Households look likely to get a brief reprieve in paying their first water charge bills as figures show that less than half of homes have so far signed up with Irish Water.
The first water bills for households could now be delayed by a month after a request by Irish Water for extra time to get people to hand over their personal details.
The energy regulator is set to announce on Friday that people will be given the extra month — until the end of November — to return their packs to Irish Water and “validate” their details.
Regulator commissioner Paul McGowan told the Oireachtas environment committee yesterday that this later registration would have “the knock-on effect” of a later first bill.
It means householders would pay their first water charges at the end of January or possibly in early February rather than immediately after Christmas, as is planned.
The later date will also help facilitate the allocation of allowances for customers in their first bill.
Environment Minister Alan Kelly told the Dáil last night that 750,000 responses, the majority from registering customers, will have been received by Irish Water by the end of the week. Irish Water plans to service 1.5m homes.
Mr Kelly will meet Irish Water managing director John Tierney this morning, when he will also press the company boss to face the public and their concerns.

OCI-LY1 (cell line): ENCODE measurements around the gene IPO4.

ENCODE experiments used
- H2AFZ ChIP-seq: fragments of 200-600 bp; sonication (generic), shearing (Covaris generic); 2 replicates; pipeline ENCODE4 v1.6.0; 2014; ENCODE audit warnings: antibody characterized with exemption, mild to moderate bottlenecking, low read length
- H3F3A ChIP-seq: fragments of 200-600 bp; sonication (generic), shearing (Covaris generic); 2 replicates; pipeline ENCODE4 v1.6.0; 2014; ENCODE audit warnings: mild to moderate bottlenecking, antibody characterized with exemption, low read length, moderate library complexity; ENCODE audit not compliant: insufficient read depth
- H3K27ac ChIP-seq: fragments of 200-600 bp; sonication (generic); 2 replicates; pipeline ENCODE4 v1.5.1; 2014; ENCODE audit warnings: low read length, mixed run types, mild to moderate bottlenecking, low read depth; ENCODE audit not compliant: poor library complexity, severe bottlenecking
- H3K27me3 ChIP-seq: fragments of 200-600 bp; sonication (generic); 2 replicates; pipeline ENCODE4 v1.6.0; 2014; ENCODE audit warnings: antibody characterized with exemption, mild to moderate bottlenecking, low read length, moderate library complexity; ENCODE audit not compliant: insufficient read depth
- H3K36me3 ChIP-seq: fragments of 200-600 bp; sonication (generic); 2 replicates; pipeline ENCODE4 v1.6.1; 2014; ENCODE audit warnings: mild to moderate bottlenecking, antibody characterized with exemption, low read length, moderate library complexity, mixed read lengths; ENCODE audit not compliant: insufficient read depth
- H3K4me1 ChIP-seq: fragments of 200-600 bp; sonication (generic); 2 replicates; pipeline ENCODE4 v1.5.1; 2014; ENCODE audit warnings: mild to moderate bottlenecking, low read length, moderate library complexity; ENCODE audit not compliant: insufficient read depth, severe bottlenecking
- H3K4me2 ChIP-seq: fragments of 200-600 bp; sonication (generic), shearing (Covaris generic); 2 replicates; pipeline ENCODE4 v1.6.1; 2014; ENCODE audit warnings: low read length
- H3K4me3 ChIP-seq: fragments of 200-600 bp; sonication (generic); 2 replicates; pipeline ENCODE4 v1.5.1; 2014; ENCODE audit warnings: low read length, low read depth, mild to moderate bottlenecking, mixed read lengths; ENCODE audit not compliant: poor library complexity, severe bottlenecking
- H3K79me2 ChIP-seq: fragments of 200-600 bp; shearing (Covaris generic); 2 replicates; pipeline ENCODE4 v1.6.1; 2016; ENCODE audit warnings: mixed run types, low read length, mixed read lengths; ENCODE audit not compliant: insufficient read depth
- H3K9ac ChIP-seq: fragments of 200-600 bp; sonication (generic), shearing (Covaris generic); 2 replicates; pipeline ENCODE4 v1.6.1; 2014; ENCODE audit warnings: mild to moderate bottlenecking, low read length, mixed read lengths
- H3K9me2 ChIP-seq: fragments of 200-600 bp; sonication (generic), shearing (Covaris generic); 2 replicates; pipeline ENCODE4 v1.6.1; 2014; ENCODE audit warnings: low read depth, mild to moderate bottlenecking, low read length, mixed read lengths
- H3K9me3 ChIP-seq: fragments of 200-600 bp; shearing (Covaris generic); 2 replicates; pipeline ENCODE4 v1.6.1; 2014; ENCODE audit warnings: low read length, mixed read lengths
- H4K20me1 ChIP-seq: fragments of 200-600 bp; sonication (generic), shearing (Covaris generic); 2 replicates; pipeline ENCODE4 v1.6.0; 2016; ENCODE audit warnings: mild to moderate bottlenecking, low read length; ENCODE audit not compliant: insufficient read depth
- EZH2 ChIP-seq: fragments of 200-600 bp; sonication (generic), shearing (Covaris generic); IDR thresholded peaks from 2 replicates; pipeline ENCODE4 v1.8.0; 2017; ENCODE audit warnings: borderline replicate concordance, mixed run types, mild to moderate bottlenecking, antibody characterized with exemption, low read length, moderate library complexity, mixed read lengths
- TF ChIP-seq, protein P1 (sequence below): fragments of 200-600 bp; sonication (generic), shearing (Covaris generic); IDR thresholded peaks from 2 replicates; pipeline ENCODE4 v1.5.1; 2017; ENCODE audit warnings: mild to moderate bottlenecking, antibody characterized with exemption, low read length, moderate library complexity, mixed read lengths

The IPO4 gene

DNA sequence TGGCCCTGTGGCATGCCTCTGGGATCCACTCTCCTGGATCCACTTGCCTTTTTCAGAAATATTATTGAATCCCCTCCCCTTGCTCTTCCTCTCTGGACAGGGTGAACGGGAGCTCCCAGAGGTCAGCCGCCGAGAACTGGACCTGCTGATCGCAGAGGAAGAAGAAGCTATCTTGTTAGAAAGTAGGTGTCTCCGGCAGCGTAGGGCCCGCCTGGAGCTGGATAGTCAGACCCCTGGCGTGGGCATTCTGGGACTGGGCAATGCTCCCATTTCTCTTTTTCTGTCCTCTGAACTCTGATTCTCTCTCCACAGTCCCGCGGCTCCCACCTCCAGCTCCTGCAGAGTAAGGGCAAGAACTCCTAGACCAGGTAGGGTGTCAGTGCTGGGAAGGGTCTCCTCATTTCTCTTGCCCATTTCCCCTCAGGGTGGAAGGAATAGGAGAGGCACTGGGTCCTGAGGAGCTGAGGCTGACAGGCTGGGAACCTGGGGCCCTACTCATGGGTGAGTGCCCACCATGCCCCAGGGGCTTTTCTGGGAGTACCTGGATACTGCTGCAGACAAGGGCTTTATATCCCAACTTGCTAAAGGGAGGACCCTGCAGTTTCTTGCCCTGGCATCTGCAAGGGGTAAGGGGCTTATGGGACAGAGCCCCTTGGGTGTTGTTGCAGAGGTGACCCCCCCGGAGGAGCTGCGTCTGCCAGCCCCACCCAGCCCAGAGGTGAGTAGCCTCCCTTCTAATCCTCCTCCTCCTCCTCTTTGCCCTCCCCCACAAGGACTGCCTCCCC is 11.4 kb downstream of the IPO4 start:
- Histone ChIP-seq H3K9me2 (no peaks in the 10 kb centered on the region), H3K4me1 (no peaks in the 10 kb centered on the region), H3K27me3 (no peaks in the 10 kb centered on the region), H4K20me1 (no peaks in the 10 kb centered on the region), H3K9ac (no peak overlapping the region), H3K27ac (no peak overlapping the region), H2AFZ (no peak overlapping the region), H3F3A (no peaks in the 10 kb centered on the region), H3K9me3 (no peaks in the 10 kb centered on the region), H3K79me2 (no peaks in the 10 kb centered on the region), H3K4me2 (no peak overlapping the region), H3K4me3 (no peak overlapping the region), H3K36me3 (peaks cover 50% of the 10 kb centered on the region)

The minister last night also told RTÉ’s Prime Time it was “absolutely unacceptable” that Irish Water mistakenly passed on personal bank details of a number of customers to landlords.
Earlier, during a debate on water charges, he said he would ask Irish Water’s new board to review controversial pay bonuses that staff are set to receive next year.
Taoiseach Enda Kenny said earlier that Irish Water staff who under-performed should not get pay bonuses. He also said he had “every confidence” in Mr Tierney and that the latter was not to blame for the bonus system. There had been speculation in recent days that Mr Tierney could be sacked after a board meeting yesterday of Ervia, the parent company of Irish Water.
A new board, amalgamated from both companies, will be decided next month.
Meanwhile, the Cabinet yesterday discussed the latest controversy surrounding charges and agreed improvements needed to be made on how the company communicated with the public.
The energy regulator also told TDs yesterday that Irish Water was working on setting up a 24-hour contact centre following complaints that it could not be contacted after office hours.
Fianna Fáil TD Willie O’Dea said he had encountered “incoherent gibberish” when he rang a phone line. He added that he would not give his PPS number to Irish Water.
Ahead of a nationwide protest against water charges on November 1, Taoiseach Enda Kenny pledged to make further improvements.
However, despite the reassurances, frustrated backbenchers continue to criticise Irish Water.
Fine Gael TD Alan Farrell last night said the board should be stood down a month earlier than envisaged.
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